Digg, the user-submitted social website that was relaunched last year, wants to create a Google Reader replacement with a full on API. The company announced on Thursday its intention to develop and release a replacement during the second half of 2013. Not exactly in time before Reader’s impending burial date, but worthy, from-scratch services weren’t built in a day.
“We’ve been planning to build a reader in the second half of 2013, one that, like Digg, makes the Internet a more approachable and digestible place,” Digg said. “After Google’s announcement, we’re moving the project to the top of our priority list. We’re going to build a reader, starting today.”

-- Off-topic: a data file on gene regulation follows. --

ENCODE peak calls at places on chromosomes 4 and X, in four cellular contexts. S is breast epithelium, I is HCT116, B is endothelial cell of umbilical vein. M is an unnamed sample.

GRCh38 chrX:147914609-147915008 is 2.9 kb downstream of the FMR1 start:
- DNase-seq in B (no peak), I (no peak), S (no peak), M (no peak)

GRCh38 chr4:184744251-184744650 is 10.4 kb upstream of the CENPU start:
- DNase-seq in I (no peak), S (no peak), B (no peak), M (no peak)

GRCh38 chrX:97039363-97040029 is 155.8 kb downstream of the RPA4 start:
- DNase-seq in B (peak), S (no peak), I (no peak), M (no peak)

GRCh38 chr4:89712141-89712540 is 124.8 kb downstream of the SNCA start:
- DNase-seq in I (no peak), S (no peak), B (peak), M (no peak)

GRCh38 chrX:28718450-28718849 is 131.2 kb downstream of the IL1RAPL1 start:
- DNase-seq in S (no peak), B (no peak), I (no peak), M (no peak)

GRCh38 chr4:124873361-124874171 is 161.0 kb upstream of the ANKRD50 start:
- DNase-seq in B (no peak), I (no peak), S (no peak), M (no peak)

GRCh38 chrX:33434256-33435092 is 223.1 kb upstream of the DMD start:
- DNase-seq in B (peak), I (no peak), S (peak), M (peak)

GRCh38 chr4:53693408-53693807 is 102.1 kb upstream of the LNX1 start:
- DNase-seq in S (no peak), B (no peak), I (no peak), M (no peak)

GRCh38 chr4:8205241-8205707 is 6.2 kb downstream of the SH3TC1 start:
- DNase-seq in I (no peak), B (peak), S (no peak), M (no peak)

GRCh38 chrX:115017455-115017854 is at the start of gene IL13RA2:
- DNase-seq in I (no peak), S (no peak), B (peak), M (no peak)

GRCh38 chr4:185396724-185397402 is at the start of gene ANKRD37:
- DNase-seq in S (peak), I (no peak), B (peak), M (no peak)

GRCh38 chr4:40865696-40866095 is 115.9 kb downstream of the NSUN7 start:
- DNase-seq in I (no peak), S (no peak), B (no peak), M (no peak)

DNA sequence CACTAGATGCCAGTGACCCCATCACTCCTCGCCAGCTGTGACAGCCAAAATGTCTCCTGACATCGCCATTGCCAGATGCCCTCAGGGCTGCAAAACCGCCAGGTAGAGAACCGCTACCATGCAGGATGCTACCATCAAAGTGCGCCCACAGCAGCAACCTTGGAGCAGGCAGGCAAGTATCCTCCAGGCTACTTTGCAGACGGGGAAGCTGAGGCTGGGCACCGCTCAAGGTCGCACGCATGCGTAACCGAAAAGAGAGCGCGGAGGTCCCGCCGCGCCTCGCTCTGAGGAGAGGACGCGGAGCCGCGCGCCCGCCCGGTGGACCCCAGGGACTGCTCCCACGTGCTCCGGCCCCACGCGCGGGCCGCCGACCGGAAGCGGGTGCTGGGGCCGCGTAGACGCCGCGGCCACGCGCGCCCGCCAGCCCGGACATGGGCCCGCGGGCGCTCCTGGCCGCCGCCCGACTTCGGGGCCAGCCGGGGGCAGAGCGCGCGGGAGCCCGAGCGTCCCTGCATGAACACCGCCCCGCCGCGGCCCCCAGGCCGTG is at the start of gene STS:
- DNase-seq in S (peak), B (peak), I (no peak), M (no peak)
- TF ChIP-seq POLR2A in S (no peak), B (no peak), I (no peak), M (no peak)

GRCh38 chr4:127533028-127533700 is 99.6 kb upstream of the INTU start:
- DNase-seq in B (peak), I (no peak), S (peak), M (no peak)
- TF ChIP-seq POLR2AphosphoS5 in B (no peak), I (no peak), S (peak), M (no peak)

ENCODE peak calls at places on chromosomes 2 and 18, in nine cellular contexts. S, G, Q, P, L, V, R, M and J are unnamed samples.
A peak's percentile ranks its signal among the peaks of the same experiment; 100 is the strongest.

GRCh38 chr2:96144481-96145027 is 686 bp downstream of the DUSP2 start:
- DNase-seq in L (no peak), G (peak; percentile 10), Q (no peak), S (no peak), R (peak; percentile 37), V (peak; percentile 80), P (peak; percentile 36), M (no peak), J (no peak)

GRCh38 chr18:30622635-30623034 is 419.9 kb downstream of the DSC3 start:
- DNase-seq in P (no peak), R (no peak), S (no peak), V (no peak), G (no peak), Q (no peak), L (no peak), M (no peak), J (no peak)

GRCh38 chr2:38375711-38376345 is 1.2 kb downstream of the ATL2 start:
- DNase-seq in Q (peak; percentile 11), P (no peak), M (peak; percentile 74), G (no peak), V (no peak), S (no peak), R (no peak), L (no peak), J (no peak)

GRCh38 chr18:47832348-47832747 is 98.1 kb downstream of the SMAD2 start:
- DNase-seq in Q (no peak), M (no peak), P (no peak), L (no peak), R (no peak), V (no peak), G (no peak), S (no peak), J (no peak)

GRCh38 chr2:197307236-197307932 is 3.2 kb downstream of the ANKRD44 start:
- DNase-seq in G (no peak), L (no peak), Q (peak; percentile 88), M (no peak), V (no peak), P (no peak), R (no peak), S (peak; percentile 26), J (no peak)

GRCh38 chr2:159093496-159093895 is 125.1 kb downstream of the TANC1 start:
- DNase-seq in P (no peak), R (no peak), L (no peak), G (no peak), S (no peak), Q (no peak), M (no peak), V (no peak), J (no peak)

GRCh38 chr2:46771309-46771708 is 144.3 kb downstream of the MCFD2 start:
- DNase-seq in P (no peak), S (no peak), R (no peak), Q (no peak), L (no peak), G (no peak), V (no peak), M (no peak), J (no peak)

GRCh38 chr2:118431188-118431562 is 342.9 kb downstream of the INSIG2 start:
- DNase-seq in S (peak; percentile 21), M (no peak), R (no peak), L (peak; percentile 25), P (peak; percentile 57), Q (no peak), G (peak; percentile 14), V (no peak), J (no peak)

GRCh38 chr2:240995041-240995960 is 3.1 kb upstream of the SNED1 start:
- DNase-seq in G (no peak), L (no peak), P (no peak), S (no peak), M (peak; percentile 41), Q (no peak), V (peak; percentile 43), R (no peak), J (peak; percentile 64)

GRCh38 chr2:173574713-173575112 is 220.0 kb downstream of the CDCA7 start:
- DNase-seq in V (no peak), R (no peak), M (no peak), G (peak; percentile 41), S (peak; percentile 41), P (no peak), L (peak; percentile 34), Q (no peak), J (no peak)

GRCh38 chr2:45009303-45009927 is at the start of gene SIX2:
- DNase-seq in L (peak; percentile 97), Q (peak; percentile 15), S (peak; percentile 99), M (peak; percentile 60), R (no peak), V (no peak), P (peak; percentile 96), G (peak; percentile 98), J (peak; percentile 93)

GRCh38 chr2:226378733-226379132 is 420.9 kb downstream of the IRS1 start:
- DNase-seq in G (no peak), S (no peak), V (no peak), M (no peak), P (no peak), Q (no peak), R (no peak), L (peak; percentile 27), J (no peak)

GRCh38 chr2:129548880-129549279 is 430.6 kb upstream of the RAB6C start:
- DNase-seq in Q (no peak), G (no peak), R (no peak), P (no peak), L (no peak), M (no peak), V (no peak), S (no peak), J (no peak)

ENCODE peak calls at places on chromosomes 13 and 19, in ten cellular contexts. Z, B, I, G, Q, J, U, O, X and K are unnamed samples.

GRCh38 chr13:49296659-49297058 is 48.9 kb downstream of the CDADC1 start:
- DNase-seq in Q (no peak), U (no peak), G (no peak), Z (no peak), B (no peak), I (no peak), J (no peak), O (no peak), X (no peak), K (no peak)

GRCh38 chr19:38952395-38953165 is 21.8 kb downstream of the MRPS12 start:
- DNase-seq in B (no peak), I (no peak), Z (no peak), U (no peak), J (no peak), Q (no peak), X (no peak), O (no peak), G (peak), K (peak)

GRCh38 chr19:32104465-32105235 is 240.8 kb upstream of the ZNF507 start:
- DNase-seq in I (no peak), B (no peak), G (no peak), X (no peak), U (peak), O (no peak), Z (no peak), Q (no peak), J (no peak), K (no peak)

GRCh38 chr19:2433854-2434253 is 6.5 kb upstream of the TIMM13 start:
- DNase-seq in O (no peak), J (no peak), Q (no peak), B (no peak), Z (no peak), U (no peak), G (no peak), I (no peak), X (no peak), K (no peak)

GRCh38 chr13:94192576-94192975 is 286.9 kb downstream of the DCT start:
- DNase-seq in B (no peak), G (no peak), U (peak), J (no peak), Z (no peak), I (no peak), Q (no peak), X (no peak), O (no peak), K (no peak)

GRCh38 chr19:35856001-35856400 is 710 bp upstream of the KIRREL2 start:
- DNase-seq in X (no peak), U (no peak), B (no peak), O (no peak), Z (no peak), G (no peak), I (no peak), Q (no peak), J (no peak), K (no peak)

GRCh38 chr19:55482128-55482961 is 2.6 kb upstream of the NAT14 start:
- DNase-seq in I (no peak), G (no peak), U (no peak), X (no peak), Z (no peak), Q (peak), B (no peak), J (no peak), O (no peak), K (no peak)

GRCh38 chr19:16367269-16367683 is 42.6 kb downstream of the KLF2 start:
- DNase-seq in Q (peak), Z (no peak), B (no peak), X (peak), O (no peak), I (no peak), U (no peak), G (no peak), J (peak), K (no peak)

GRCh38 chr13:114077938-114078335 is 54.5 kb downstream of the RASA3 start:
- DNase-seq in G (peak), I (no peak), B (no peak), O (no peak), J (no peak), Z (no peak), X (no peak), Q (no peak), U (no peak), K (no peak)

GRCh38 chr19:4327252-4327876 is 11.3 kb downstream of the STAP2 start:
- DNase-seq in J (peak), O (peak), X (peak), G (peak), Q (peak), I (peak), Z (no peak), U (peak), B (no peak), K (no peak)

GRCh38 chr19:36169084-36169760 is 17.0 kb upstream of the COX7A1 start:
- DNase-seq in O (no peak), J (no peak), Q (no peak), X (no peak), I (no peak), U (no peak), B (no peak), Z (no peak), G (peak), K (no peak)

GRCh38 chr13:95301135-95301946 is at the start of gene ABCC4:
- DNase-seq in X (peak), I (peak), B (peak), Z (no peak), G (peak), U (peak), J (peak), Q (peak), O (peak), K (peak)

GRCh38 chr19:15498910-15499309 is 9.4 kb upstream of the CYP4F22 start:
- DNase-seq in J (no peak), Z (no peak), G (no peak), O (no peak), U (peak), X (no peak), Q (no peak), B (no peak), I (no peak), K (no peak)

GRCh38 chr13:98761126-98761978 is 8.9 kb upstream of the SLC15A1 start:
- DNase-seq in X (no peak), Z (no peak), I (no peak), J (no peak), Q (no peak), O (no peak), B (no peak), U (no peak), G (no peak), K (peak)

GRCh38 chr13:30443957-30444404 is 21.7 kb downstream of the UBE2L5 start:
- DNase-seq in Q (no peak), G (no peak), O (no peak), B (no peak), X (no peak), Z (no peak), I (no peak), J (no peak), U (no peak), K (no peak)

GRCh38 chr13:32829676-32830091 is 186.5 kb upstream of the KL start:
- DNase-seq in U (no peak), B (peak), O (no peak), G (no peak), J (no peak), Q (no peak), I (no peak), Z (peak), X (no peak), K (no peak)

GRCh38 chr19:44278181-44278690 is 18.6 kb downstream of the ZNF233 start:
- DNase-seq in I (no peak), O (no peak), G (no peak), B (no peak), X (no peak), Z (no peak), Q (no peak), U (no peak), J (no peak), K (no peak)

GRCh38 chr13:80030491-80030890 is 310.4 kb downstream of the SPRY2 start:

Digg says it will approach the project the same way it went about rebuilding its current site, with emphasis on “tools that surface the most interesting things on the Internet.” There are already some alternatives out there, but not many have the (admittedly tumultuous) history of Digg. The website says it will rebuild on Reader’s best features, while also advancing them to fit today’s Internet—that means plenty of social sharing.
“Don’t get us wrong: we don’t expect this to be a trivial undertaking,” Digg said. “But we’re confident we can cook up a worthy successor.”
Digg goes on to request user suggestions of what features the website’s Reader replacement should have. A countdown page to Reader’s death currently ticks away where interested parties can submit their email address. Only 108 days until Google Reader is gone for good. But a new, like-for-like (and hopefully even better) replacement is on the way.